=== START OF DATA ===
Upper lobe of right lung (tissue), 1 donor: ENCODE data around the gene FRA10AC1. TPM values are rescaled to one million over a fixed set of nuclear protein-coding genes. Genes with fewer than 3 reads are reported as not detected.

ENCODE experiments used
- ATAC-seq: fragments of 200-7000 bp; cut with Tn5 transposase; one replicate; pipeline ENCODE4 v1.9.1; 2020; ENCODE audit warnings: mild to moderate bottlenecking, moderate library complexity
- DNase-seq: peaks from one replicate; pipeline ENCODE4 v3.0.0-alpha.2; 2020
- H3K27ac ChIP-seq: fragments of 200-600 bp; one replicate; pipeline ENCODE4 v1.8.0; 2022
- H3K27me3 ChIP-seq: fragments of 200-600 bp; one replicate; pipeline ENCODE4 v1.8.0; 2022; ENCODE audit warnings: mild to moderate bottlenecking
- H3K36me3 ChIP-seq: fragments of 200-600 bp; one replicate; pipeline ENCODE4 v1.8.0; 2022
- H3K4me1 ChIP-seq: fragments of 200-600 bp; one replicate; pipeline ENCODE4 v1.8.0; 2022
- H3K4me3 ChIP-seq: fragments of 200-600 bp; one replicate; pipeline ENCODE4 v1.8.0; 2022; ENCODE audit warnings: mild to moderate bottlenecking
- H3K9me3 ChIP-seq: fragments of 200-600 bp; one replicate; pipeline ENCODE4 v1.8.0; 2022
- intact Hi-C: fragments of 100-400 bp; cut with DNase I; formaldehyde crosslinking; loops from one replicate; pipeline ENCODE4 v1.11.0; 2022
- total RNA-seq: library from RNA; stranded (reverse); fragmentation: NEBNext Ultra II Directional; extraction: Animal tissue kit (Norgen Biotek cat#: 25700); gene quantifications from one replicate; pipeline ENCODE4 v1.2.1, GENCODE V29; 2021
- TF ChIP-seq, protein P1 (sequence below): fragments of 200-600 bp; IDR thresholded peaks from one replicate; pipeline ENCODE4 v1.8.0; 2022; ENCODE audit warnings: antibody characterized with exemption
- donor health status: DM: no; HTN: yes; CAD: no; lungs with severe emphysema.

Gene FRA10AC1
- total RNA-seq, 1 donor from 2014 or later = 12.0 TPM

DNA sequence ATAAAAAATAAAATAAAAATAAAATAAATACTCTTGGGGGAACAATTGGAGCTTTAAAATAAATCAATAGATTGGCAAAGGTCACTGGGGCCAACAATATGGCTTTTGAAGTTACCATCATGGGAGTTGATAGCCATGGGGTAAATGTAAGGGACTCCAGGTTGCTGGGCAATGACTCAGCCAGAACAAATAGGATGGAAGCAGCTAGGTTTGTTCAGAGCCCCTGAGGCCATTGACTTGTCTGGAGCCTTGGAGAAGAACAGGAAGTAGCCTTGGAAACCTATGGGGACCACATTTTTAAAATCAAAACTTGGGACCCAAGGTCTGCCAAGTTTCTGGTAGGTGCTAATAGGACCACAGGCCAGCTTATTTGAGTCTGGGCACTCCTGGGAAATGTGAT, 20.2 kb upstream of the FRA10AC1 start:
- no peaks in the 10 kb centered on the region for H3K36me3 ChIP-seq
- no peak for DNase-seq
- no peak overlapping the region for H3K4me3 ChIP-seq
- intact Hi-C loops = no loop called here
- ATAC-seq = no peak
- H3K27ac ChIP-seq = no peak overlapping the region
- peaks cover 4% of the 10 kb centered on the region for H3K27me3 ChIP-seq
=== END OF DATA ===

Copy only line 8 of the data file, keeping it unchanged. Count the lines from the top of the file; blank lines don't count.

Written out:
- H3K4me1 ChIP-seq: fragments of 200-600 bp; one replicate; pipeline ENCODE4 v1.8.0; 2022